I read a lot and on diverse topics. I used to share all the interesting stuff on Twitter and Facebook, but realised that searching for them at a later point (in case someone wants to find out more or I want to connect with someone) became extremely difficult.

Also, my friends said that it is easier for them if they can find all the interesting stuff that i find in one place so that they can visit one single post and decide to read something that they find interesting as well.

Hence, going forward, on days that i read and find interesting articles, blog posts, books, podcasts and any other piece of content, i will share them in a blog post titled – “Best Among What I Read Today” and publish on my blog.

Here is today’s content that i found interesting. You can look at all the past posts here.

A cardboard House

Wikkelhouse is a house made of cardboard, which can last upto a 100 years and installed in a day.

IBM Inches Ahead of Google in Race for Quantum Computing Power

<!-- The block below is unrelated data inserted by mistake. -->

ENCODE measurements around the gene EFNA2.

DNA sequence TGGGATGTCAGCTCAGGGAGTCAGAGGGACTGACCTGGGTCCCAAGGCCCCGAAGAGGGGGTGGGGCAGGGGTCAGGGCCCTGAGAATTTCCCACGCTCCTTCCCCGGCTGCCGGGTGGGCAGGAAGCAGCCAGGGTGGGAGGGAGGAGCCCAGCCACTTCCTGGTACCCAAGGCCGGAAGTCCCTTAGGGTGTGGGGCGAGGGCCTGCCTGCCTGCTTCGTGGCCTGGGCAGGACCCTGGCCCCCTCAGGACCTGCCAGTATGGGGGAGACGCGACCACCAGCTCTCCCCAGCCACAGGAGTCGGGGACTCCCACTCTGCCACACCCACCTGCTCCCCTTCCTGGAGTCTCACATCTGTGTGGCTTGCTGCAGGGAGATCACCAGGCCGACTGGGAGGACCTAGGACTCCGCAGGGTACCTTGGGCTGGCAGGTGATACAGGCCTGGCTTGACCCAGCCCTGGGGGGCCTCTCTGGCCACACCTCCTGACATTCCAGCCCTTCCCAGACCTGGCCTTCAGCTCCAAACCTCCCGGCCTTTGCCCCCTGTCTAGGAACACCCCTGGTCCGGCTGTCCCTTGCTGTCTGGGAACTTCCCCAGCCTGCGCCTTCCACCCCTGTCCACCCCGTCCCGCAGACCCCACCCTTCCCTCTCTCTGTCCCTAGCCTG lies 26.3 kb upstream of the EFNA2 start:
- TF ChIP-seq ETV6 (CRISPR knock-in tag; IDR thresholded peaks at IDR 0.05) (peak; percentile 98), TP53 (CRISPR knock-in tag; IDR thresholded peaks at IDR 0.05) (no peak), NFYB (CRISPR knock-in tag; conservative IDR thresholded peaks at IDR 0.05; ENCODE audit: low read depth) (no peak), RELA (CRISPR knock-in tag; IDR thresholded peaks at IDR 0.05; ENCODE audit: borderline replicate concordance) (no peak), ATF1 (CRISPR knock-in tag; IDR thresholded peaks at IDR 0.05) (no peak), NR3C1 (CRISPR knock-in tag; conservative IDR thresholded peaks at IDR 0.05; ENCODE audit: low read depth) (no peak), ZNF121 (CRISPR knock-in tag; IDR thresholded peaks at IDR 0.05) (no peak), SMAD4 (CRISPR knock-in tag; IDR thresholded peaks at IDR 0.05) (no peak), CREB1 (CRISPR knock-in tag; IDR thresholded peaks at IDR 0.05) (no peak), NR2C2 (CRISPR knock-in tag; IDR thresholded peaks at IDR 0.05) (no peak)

IBM recently launched a website today with an interface that lets outside programmers and researchers test algorithms on their quantum computing chip.

They at the same time admit that a universal quantum computer might not be a reality anytime soon. More about this @ here.

World’s first 3D-printed consumer wheelchair

go-layer-design-materialise-3d-printing-wheelchair-clerkenwell-design-week-2016_dezeen_936_2

This 3D printed consumer wheelchair customises the seat and the foot part of the wheelchair, which are the most important from a comfort point-of-view in a wheelchair, using biometrics and then 3D prints the chair.